A PROJECT FUNDED BY THE SOUTH AFRICA NETHERLANDS PROGRAMME FOR ALTERNATIVES IN DEVELOPMENT. BASED AT THE UNIVERSITY OF CAPE TOWN.
TITLE: SOUTH AFRICAN INFORMAL URBAN LANGUAGE VARIETIES: THE NATIONAL PICTURE
Main aim and objectives
South African urban townships are characterised by a high degree of language mixing. Language in these contexts is dynamic, and ‘standard’ forms of languages such as Xhosa, Zulu, Sotho, Tswana and Pedi are being increasingly replaced by urban forms. In addition, ‘youth languages’ have long been a feature of the townships, and appear to inform and even drive linguistic change. This project is intended to identify the current status of South African urban linguistic varieties which fall broadly under the moniker ‘Tsotsitaal’, to ascertain the feasibility of recent appeals to make Tsotsitaal a national language and to identify barriers to prevent Tsotsitaal achieving legitimacy, for example, gendered access, lack of consistent lexical and syntax features, and sub cultural alignment.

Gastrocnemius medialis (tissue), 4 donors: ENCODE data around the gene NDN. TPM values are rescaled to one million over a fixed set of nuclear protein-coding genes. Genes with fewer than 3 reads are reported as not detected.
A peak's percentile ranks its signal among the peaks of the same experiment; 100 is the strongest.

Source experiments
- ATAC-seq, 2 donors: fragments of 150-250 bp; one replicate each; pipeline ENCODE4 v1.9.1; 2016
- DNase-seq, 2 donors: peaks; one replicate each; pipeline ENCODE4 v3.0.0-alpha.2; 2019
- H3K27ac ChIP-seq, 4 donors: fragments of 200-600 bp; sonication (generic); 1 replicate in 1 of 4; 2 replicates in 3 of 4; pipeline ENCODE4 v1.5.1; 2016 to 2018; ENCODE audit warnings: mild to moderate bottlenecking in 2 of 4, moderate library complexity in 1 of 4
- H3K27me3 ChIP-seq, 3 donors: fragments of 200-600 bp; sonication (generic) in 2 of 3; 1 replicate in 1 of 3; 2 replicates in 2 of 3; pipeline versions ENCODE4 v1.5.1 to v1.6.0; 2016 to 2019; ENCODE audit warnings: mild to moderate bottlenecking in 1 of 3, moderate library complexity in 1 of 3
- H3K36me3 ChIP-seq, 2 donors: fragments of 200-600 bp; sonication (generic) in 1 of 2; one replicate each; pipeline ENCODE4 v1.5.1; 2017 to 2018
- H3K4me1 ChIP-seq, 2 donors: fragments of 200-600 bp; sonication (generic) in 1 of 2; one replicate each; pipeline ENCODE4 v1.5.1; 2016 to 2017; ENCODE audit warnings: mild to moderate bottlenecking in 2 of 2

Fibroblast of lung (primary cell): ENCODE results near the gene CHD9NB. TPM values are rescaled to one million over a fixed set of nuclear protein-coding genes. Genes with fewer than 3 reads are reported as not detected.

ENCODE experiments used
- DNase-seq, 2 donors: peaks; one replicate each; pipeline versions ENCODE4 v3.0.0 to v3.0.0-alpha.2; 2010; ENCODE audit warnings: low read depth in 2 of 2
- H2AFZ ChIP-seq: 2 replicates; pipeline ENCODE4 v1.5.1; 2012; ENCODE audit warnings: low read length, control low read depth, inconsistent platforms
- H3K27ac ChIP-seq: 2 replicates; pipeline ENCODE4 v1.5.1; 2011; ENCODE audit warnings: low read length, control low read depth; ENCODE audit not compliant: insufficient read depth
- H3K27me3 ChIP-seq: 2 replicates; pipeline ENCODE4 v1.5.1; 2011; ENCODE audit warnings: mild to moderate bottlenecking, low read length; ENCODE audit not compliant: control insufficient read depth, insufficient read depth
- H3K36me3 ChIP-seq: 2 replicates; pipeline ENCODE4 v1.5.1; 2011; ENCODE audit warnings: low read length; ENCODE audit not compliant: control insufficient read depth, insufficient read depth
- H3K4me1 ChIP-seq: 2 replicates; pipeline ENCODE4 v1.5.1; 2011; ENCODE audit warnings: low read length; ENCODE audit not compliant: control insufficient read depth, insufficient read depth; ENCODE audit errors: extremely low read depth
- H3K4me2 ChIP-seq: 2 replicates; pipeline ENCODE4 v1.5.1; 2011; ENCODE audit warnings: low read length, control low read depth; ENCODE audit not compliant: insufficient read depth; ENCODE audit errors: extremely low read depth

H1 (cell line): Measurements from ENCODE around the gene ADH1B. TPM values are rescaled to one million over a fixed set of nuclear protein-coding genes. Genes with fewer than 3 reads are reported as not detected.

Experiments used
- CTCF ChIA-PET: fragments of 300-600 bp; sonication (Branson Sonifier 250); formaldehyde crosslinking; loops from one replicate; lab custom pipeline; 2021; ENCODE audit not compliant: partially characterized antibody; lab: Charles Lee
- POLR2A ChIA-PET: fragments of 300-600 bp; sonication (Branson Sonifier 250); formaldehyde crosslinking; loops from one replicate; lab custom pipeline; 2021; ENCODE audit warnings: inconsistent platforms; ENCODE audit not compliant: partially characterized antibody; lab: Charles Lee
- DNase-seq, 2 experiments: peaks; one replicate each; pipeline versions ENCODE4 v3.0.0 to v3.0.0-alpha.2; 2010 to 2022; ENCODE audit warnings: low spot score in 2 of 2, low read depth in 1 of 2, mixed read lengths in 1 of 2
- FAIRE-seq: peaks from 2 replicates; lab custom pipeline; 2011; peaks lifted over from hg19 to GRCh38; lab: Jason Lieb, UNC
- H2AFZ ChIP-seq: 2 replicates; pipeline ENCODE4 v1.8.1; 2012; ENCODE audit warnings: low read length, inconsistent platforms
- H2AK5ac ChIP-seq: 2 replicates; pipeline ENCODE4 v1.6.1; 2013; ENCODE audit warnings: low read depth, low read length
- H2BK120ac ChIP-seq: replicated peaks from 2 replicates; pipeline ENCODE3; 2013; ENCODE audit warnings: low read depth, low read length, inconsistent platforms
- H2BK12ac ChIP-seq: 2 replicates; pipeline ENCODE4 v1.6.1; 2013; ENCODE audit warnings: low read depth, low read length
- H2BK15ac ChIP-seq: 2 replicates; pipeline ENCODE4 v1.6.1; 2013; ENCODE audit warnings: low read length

Main research question
What would it entail to make Tsotsitaal a national language?
- Identify to what extent Tsotsitaal can be described as one language.
- Analyse how Tsotsitaal differs from urban varieties and code-switching in multilingual township contexts.
- Document the demographic coverage in respect of age, gender, and region in the research sites.
- Discover how it is being used in social institutions such as schools, households, judicial systems and the media.
- Problematise how the sub cultural or anti-language character of Tsotsitaal challenges standardisation.
- Identify how Tsotsitaal is viewed by speakers (implicitly and explicitly) and by non-speakers.